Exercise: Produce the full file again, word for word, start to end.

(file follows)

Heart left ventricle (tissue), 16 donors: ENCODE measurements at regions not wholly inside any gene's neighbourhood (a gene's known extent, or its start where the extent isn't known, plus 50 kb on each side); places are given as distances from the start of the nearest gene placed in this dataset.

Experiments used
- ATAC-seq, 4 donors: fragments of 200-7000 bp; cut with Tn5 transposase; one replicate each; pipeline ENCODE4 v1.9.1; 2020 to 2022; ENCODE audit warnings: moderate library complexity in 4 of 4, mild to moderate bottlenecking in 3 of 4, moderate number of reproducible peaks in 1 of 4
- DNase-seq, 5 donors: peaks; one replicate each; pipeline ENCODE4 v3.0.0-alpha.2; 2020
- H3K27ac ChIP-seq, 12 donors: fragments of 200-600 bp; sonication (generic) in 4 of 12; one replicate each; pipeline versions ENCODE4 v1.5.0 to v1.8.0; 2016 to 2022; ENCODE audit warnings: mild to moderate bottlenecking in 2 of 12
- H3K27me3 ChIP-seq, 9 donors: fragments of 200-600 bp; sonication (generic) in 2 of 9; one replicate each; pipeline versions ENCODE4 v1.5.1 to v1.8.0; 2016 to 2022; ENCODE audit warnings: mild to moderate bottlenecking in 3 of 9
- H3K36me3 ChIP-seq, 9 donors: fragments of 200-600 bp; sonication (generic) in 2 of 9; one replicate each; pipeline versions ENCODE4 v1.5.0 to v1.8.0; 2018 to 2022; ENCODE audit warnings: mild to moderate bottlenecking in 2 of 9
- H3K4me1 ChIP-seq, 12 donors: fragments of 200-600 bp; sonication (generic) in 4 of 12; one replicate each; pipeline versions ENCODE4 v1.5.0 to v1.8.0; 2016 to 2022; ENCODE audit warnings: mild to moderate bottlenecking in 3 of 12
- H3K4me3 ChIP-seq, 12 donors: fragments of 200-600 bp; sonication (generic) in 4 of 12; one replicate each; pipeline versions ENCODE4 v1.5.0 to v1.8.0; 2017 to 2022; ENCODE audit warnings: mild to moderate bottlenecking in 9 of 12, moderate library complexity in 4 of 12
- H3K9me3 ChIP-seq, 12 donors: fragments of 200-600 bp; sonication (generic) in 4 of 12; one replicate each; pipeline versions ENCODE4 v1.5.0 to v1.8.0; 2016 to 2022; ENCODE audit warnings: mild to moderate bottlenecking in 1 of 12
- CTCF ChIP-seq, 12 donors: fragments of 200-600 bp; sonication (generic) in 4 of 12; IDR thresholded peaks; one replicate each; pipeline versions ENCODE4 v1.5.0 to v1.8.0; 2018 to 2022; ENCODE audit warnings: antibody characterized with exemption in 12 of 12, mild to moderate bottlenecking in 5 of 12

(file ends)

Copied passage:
Heart left ventricle (tissue), 16 donors: ENCODE measurements at regions not wholly inside any gene's neighbourhood (a gene's known extent, or its start where the extent isn't known, plus 50 kb on each side); places are given as distances from the start of the nearest gene placed in this dataset.

Experiments used
- ATAC-seq, 4 donors: fragments of 200-7000 bp; cut with Tn5 transposase; one replicate each; pipeline ENCODE4 v1.9.1; 2020 to 2022; ENCODE audit warnings: moderate library complexity in 4 of 4, mild to moderate bottlenecking in 3 of 4, moderate number of reproducible peaks in 1 of 4
- DNase-seq, 5 donors: peaks; one replicate each; pipeline ENCODE4 v3.0.0-alpha.2; 2020
- H3K27ac ChIP-seq, 12 donors: fragments of 200-600 bp; sonication (generic) in 4 of 12; one replicate each; pipeline versions ENCODE4 v1.5.0 to v1.8.0; 2016 to 2022; ENCODE audit warnings: mild to moderate bottlenecking in 2 of 12
- H3K27me3 ChIP-seq, 9 donors: fragments of 200-600 bp; sonication (generic) in 2 of 9; one replicate each; pipeline versions ENCODE4 v1.5.1 to v1.8.0; 2016 to 2022; ENCODE audit warnings: mild to moderate bottlenecking in 3 of 9
- H3K36me3 ChIP-seq, 9 donors: fragments of 200-600 bp; sonication (generic) in 2 of 9; one replicate each; pipeline versions ENCODE4 v1.5.0 to v1.8.0; 2018 to 2022; ENCODE audit warnings: mild to moderate bottlenecking in 2 of 9
- H3K4me1 ChIP-seq, 12 donors: fragments of 200-600 bp; sonication (generic) in 4 of 12; one replicate each; pipeline versions ENCODE4 v1.5.0 to v1.8.0; 2016 to 2022; ENCODE audit warnings: mild to moderate bottlenecking in 3 of 12
- H3K4me3 ChIP-seq, 12 donors: fragments of 200-600 bp; sonication (generic) in 4 of 12; one replicate each; pipeline versions ENCODE4 v1.5.0 to v1.8.0; 2017 to 2022; ENCODE audit warnings: mild to moderate bottlenecking in 9 of 12, moderate library complexity in 4 of 12
- H3K9me3 ChIP-seq, 12 donors: fragments of 200-600 bp; sonication (generic) in 4 of 12; one replicate each; pipeline versions ENCODE4 v1.5.0 to v1.8.0; 2016 to 2022; ENCODE audit warnings: mild to moderate bottlenecking in 1 of 12
- CTCF ChIP-seq, 12 donors: fragments of 200-600 bp; sonication (generic) in 4 of 12; IDR thresholded peaks; one replicate each; pipeline versions ENCODE4 v1.5.0 to v1.8.0; 2018 to 2022; ENCODE audit warnings: antibody characterized with exemption in 12 of 12, mild to moderate bottlenecking in 5 of 12